Who here wants MSP appointment-setting programs to generate new logos!
You? Ha, me, too! We have the same goals!
Good, then let's get right to it -- here are the keys to the MSP appointment setting process that generates MRR.
And no, we won't need to bribe with Amazon gifts or insane commissions.
Nor will it take us sending a million more cold emails Google is clamping down on spam (as they should) because inboxes are getting ruined by sales people and marketers.
Instead, we need to think like Henry Ford who wisely said, “there are no big problems — there are just a lot of little problems.”
So let's solve every one of the little problems, shall we?
During a first meeting with an MSP President, I asked him to describe his client acquisition strategy and here was his reply:
"That's why I'm talking to you! You guys do outbound, right? You're the experts."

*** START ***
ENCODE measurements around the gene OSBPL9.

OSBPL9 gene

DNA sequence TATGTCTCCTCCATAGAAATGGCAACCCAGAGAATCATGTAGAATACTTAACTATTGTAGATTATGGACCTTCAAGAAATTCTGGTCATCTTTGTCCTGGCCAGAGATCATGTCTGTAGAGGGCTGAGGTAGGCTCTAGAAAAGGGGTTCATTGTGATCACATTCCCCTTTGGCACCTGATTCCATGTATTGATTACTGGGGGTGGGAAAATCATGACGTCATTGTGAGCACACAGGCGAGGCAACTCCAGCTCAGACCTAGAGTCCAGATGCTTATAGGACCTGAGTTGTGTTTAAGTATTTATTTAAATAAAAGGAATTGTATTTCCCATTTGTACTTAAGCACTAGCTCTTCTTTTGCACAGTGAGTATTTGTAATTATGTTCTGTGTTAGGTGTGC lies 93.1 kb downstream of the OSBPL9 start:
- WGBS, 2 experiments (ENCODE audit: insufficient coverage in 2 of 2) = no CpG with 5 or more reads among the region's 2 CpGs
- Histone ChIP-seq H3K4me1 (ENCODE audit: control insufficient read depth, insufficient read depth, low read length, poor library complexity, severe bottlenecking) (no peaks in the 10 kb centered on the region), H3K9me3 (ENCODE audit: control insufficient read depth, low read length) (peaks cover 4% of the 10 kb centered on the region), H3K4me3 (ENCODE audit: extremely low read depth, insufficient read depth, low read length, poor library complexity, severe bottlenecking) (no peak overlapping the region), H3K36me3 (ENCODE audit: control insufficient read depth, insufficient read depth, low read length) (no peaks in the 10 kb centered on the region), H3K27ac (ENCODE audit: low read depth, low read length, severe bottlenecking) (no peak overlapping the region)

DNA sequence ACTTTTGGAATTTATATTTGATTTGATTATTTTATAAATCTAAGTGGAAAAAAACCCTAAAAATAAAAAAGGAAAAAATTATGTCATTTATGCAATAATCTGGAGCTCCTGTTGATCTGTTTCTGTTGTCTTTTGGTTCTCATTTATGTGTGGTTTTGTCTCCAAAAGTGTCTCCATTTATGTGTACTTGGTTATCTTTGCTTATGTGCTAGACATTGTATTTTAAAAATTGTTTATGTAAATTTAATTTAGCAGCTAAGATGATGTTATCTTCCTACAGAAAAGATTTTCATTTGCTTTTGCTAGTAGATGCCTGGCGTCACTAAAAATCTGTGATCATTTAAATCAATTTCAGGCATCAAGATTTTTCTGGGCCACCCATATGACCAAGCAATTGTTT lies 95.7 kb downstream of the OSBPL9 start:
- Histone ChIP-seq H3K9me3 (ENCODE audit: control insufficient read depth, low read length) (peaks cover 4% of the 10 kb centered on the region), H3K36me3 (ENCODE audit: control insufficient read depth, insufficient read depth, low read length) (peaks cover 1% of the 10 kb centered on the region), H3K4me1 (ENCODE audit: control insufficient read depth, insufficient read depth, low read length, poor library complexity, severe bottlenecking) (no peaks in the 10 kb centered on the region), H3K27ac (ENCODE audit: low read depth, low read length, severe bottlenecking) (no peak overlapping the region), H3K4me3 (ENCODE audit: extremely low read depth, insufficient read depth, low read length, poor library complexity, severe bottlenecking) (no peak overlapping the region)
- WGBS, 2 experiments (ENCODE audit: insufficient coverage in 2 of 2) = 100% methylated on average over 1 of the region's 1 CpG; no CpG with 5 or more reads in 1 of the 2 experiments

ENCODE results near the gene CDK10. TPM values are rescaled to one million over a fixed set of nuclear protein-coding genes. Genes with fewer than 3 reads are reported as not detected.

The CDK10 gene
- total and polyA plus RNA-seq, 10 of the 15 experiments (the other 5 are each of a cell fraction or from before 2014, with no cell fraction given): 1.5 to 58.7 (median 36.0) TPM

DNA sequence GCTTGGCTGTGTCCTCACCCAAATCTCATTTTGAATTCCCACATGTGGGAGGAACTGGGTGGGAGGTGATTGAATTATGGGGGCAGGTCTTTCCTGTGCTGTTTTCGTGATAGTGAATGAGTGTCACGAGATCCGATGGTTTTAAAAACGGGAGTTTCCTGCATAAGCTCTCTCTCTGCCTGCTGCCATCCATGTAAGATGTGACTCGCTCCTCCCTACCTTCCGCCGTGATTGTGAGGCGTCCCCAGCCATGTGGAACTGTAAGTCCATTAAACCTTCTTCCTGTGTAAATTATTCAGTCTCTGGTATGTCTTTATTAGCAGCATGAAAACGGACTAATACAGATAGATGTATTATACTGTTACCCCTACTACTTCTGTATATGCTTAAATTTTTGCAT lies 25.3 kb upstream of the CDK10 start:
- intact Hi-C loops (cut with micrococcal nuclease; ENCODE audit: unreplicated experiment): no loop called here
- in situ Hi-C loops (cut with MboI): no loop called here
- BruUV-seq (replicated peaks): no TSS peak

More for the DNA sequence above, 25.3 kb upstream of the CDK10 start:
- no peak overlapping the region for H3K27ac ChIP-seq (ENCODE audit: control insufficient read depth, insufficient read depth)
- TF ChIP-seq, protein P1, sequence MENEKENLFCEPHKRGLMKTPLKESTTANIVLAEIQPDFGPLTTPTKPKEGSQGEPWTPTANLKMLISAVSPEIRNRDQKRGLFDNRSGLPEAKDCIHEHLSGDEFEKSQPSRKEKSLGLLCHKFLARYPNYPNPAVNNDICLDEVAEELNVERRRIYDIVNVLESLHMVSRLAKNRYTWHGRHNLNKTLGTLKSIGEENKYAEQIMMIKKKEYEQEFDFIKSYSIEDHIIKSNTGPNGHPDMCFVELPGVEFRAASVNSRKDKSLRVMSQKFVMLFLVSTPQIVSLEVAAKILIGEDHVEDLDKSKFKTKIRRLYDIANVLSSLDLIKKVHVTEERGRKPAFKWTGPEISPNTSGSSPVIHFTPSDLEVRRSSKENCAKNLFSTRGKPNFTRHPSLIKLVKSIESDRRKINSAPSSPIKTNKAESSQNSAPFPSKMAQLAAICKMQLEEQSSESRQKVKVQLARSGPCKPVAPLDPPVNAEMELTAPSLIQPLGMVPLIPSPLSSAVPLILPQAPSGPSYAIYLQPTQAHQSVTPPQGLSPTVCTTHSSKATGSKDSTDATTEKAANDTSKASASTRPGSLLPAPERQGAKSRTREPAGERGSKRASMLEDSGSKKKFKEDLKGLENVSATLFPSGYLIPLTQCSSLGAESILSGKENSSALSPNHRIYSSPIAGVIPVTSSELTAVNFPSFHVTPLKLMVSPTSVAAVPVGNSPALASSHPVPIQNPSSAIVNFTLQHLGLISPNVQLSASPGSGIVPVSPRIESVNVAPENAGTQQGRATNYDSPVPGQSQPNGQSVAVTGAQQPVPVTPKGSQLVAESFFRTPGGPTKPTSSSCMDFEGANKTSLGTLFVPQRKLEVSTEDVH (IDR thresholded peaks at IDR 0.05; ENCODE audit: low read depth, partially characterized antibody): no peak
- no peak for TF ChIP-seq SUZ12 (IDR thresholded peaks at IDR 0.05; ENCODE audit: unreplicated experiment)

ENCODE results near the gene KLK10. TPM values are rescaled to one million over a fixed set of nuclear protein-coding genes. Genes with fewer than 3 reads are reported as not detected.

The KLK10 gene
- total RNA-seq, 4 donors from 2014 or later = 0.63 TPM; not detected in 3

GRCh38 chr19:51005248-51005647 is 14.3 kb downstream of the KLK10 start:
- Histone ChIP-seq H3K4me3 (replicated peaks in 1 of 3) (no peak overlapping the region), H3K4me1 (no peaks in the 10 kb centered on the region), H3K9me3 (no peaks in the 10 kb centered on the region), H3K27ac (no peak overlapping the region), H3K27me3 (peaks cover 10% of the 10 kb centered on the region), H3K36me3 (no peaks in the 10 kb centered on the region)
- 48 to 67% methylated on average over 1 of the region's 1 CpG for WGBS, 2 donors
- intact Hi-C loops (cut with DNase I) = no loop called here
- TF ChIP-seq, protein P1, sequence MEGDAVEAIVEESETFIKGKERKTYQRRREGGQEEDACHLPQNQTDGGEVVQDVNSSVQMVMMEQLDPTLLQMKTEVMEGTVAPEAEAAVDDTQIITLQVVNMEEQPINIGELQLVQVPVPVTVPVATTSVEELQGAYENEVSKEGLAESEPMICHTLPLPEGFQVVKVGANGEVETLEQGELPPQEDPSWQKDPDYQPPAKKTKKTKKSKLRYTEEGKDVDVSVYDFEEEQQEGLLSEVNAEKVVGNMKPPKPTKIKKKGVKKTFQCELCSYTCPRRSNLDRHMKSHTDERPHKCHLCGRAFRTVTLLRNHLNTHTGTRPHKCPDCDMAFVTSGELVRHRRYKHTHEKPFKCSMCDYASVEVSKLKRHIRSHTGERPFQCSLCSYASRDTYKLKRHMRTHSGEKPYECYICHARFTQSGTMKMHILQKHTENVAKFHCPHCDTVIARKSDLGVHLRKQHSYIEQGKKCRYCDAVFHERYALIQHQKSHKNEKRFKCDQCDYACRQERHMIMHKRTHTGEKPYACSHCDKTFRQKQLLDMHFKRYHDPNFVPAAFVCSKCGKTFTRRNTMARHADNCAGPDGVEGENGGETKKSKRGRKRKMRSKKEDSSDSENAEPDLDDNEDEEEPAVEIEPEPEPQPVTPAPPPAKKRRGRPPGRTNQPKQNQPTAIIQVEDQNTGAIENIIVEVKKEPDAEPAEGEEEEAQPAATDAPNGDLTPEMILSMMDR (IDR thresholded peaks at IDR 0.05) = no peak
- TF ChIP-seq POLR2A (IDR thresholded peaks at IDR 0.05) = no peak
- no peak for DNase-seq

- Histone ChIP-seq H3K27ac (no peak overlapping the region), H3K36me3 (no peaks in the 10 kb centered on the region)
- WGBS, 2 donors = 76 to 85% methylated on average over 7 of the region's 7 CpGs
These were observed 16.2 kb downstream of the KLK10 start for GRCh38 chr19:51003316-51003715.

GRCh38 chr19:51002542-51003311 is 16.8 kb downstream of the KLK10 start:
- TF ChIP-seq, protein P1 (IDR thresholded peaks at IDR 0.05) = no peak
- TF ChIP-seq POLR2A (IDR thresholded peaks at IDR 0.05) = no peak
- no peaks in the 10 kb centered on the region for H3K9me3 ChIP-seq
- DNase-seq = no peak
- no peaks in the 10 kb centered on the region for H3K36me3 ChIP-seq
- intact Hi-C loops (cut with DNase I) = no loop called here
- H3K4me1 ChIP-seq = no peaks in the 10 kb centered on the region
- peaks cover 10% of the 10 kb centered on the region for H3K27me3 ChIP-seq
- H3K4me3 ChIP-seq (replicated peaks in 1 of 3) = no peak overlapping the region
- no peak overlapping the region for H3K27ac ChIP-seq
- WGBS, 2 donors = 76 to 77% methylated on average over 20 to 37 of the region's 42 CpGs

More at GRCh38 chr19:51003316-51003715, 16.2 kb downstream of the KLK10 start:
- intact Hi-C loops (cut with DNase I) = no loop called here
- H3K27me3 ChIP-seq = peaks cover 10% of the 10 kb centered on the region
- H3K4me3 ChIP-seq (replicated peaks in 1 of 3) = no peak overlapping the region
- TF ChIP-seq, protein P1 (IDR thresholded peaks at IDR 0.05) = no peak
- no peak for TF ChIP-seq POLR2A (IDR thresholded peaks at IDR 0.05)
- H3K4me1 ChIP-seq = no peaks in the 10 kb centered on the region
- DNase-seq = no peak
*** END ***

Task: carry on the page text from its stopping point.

Well, let's just say we agreed to end the conversation soon thereafter...
Because here's the cold-hard truth about outbound appointment-setting: it isn't an acquisition strategy, it's simply a means of getting meetings with qualified prospects, that is it.
However, many MSPs fall into the referral mindset trap -- equating cold appointments with referral leads.
"I'll close 60% of the prospects you put in front of me!!"
Haha, I'm sorry to disappoint, but no you will not hit 60% with these.
Unlike referrals, cold prospects are not waiting by the their phone, eager to be interrupted with checkbooks in hand to sign your 3-year IT contract.
"We just need the contract end-dates -- it's all about timing."
Sure, timing for a few months ahead of contract renewal date can help get sales conversations going. But that's about it. Timing in of itself is not why someone would switch to your MSP, it's just the time they are entertaining a switch somewhere. This is not a strategy by any stretch. Timing doesn't give your MSP an advantage. Please remember that prospects receive cold-calls daily -- there will be other cooks in the kitchen just waiting for the incumbent to die so they can pounce like a vulture.